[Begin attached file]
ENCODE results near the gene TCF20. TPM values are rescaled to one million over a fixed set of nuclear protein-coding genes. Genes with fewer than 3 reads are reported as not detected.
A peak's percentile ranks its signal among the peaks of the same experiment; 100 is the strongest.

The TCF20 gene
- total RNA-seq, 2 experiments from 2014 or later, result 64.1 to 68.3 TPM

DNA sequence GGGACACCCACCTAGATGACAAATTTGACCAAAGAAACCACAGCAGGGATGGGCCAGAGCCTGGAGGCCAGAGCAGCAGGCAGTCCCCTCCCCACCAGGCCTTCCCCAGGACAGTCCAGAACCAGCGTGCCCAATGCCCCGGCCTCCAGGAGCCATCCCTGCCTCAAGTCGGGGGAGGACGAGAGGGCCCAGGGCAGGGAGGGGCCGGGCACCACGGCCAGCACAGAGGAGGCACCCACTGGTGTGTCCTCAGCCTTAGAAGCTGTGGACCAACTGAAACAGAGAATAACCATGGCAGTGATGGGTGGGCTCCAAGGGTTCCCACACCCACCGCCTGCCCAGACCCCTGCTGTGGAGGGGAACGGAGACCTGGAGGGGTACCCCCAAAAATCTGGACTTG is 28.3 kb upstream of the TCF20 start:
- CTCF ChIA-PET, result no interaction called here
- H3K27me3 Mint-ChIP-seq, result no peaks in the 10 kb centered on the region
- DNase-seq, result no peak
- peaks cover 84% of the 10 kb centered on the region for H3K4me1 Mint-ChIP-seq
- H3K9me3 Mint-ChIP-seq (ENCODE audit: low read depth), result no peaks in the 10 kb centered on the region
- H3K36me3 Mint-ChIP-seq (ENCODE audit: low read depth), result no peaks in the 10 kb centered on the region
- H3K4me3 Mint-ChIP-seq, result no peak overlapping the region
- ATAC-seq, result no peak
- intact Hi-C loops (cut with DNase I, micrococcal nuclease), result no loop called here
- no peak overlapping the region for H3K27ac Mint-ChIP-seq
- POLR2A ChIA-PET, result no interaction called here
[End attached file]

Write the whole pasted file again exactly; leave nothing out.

ENCODE results near the gene TCF20. TPM values are rescaled to one million over a fixed set of nuclear protein-coding genes. Genes with fewer than 3 reads are reported as not detected.
A peak's percentile ranks its signal among the peaks of the same experiment; 100 is the strongest.

The TCF20 gene
- total RNA-seq, 2 experiments from 2014 or later, result 64.1 to 68.3 TPM

DNA sequence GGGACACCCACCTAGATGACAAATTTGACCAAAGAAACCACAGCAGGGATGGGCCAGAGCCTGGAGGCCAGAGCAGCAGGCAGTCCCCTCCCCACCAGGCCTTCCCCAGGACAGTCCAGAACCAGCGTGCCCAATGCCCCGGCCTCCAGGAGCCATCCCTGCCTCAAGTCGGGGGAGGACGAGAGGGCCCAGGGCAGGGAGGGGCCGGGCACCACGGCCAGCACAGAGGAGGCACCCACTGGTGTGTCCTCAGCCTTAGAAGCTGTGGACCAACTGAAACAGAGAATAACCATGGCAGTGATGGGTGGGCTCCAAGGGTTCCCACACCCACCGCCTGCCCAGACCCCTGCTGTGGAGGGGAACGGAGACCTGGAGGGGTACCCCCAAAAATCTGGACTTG is 28.3 kb upstream of the TCF20 start:
- CTCF ChIA-PET, result no interaction called here
- H3K27me3 Mint-ChIP-seq, result no peaks in the 10 kb centered on the region
- DNase-seq, result no peak
- peaks cover 84% of the 10 kb centered on the region for H3K4me1 Mint-ChIP-seq
- H3K9me3 Mint-ChIP-seq (ENCODE audit: low read depth), result no peaks in the 10 kb centered on the region
- H3K36me3 Mint-ChIP-seq (ENCODE audit: low read depth), result no peaks in the 10 kb centered on the region
- H3K4me3 Mint-ChIP-seq, result no peak overlapping the region
- ATAC-seq, result no peak
- intact Hi-C loops (cut with DNase I, micrococcal nuclease), result no loop called here
- no peak overlapping the region for H3K27ac Mint-ChIP-seq
- POLR2A ChIA-PET, result no interaction called here